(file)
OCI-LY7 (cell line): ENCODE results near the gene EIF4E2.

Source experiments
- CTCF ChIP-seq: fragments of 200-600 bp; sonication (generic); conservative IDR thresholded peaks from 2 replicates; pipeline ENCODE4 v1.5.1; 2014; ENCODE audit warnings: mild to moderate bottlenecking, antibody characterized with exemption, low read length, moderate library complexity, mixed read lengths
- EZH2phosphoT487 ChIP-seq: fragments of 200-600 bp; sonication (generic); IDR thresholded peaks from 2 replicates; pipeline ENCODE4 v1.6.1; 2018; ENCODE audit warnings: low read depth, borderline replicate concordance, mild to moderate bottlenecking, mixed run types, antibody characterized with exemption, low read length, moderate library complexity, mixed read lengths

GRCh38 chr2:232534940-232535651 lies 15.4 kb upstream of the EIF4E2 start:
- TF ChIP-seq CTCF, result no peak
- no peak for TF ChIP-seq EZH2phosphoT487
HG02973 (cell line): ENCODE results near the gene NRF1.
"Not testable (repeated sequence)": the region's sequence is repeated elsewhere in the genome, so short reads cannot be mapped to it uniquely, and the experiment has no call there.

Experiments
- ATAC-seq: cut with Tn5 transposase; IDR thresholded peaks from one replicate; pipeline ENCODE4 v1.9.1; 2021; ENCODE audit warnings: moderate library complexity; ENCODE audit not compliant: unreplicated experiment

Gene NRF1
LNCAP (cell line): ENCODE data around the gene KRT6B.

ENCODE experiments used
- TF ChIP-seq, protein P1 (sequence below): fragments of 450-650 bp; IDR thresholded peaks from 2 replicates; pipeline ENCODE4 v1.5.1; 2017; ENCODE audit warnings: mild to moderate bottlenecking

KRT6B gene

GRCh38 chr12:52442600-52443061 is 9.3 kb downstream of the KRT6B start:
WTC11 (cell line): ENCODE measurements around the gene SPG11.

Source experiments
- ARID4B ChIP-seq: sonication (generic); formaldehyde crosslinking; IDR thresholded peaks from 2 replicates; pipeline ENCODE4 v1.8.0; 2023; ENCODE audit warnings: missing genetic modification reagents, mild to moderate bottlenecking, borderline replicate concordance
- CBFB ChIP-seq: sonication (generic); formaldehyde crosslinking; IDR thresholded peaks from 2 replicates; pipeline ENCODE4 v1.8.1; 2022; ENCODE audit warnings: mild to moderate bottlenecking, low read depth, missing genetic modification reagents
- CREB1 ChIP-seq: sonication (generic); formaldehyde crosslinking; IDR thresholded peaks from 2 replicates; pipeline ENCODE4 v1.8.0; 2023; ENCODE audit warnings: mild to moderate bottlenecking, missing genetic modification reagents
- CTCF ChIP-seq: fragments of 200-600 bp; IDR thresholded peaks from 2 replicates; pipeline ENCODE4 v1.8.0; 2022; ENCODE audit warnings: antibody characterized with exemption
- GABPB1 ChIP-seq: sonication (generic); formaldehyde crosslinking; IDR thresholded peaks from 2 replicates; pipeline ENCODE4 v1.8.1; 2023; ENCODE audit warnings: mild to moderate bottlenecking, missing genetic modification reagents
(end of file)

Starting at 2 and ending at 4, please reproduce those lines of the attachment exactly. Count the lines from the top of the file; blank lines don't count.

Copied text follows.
Source experiments
- CTCF ChIP-seq: fragments of 200-600 bp; sonication (generic); conservative IDR thresholded peaks from 2 replicates; pipeline ENCODE4 v1.5.1; 2014; ENCODE audit warnings: mild to moderate bottlenecking, antibody characterized with exemption, low read length, moderate library complexity, mixed read lengths
- EZH2phosphoT487 ChIP-seq: fragments of 200-600 bp; sonication (generic); IDR thresholded peaks from 2 replicates; pipeline ENCODE4 v1.6.1; 2018; ENCODE audit warnings: low read depth, borderline replicate concordance, mild to moderate bottlenecking, mixed run types, antibody characterized with exemption, low read length, moderate library complexity, mixed read lengths